FAIRFIELD — This was not Samrya Lima’s first nature walk.
In fact, much of what she heard during Thursday’s walk into the Suisun Marsh – at the 55-acre site of the future Pacific Flyway Center – she had learned before, but it was nice to get out into the world of birds, beavers and crawly things just the same.
“I like to be out in the wildlife,” said Lima, 11, a fifth-grader at Nelda Mundy Elementary School.
Various Nelda Mundy fifth-graders were guided through a mile-long nature walk, with various learning stops, by volunteers from the International Bird Rescue.
Some of the students went out on Tuesday, others on Wednesday and the final group on Thursday.
Lisa Seto, a self-described “bird nerd,” was one of those volunteer docents on Thursday, which is why she got so excited when a barn owl graced the sky in front of the students as they were walking to the nesting site of a pair of great-horned owls.
“That’s my favorite owl,” she hooted.
Hummingbirds and various song birds, as well as a circling hawk, also paid the students a visit.
But the nocturnal, orange-toothed rodents that built a dam and pond area, were nowhere in sight under the bright, warming blue sky above the marsh area.
However, the students were able to see evidence of a tunnel system the beaver had built as well.
Other learning topics included the anatomy of feathers, the importance of protecting the natural habitat – including a “trash your trash” discussion – and a lesson or two about the International Bird Rescue.
The students also were given information about the Suisun Marsh, including its natural and human histories.
“We mentioned the Patwin Tribe to the students. This land used be the Patwin Tribe’s, and we taught them how important this land is to the Patwin Tribe and that there are still Patwin people alive today,” said Devin Bergeles, projects specialist for International Bird Rescue.
This was the first year for the Cordelia School Education Program. It was born out of other site activities by the rescue group, including the release of rehabilitated birds that have been in its care.
JD Bergeron, chief executive officer for the rescue organization, sits on a planning committee for the Flyway Center.
The annual winter bird count also is conducted on the property, but not just the 55-acre Gold Hill site, but the entire 900 acres owned by the Pacific Flyway Foundation, and the whole of the Suisun Marsh for that matter.
The Audubon Society of Napa-Solano also takes bird-watching trips. There have been 93 species of birds identified on the property, the most recent being an American bittern.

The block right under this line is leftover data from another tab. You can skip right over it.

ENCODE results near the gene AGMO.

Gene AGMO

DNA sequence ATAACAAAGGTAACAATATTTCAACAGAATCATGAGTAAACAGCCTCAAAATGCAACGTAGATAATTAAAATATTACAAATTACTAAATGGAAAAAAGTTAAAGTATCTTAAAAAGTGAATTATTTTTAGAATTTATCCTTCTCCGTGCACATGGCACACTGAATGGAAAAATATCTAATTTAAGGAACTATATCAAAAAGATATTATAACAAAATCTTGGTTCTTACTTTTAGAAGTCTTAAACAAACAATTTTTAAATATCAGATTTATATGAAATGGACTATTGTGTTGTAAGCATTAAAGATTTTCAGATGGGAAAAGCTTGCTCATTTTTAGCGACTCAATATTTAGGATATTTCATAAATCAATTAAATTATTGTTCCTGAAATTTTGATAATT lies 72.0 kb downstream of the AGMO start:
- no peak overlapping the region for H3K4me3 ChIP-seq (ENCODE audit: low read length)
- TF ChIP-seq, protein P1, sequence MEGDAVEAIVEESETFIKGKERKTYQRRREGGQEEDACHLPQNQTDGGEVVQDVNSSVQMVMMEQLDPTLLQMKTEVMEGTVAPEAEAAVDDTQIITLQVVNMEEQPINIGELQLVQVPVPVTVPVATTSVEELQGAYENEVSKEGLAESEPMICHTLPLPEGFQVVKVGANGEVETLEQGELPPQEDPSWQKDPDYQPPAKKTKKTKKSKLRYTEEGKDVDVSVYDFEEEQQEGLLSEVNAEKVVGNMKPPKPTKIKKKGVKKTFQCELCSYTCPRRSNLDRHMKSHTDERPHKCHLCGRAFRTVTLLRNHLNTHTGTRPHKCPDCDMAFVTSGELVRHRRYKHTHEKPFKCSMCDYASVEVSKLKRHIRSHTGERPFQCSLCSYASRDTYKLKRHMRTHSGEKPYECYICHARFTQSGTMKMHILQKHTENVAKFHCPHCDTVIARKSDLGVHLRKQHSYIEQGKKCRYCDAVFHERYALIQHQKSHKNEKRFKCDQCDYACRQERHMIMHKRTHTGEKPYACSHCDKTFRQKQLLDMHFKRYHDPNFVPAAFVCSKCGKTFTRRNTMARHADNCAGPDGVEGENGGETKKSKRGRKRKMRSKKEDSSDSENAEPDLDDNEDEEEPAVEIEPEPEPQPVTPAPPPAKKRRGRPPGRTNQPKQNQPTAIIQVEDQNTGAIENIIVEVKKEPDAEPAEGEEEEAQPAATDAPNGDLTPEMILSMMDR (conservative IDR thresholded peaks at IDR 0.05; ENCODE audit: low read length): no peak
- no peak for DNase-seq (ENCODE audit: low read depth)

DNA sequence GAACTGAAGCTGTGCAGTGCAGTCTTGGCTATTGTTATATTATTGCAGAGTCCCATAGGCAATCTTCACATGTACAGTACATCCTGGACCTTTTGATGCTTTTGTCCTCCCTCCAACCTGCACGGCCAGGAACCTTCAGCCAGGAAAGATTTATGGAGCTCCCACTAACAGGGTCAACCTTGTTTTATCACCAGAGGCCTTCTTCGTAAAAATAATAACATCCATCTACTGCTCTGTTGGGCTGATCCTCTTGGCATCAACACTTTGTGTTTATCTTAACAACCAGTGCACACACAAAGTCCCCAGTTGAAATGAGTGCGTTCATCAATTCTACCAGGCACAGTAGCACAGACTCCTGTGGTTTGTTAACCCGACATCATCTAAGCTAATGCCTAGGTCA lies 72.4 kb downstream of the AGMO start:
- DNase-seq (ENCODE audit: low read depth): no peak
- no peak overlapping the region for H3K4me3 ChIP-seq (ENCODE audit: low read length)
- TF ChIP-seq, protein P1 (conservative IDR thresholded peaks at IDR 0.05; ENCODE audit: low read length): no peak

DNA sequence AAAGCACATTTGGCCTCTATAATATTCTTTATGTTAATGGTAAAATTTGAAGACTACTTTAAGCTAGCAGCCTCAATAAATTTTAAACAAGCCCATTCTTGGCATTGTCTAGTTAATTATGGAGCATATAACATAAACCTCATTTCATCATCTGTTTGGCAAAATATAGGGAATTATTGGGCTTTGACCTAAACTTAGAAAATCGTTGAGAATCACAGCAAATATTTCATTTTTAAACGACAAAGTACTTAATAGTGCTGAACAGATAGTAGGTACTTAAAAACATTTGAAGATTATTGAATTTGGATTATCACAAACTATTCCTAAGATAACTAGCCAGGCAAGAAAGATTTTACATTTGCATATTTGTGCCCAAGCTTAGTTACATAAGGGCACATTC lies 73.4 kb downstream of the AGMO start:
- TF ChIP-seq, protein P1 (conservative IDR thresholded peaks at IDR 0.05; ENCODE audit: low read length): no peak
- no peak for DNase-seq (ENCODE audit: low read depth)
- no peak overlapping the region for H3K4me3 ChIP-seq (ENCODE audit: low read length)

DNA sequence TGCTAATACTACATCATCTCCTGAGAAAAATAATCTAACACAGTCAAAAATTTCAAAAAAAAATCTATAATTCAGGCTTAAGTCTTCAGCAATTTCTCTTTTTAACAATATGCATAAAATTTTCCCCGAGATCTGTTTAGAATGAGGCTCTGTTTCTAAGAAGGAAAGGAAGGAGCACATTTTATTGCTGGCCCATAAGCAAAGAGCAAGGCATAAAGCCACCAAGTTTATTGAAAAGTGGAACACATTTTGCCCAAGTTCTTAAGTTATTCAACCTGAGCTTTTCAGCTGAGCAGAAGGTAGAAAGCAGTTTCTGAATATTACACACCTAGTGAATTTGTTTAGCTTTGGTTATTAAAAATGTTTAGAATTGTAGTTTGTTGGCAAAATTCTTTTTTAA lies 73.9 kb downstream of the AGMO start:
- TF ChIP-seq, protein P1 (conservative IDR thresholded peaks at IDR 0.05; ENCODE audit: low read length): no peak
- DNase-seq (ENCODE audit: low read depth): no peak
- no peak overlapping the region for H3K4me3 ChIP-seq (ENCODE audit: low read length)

The Suisun Marsh, at 116,000 acres, is the largest brackish marsh on the West Coast.
It is part of the Pacific Flyway, a north-south migratory path that extends 10,000 nautical miles from Alaska to Patagonia. Billions of birds fly all or parts of the route each year, including more than 6 million waterfowl in California.
And that is what attracted Ken Hofmann, the former owner of the Oakland A’s who had land interests in the marsh and a vision for the $75 million Pacific Flyway Center to be centrally located in the flyway.
And that it where it will be, east of Interstate 680, south of the Gold Hill Road overcrossing and adjacent to Ramsey Road. It will be within about an hour of where more than 10 million people live.
It will include a miles-long Walk in the Marsh, with interpretive displays and “viewing hides,” and a 28,000-square-foot Education Center. A kayak launch area will offer opportunities to experience the marsh from the water.
It will be built out in phases, with the Marsh Walk and habitat restoration first on that list.
Area officials believe the center will be a major tourist destination. The U.S. Department of Fish and Wildlife has reported there are more than 50 million birdwatchers in the U.S. alone.
Veronica Cornett, a Pacific Flyway Center project staff member who was out on the school event, said the project representatives just held their final permitting meetings with Fairfield and the San Francisco Bay Conservation and Development Commission.
Cornett said the conservation permit from the BCDC, which allows the work in the marsh, is expected to be in hand by June 1, and the grading permit from the city should be approved by June 15.
Work on the three pond areas should begin near the end of June, Cornett said.
A groundbreaking ceremony is being planned.
Unfortunately, Hofmann will not see what is now being fashioned as a legacy project. He died in April 2018.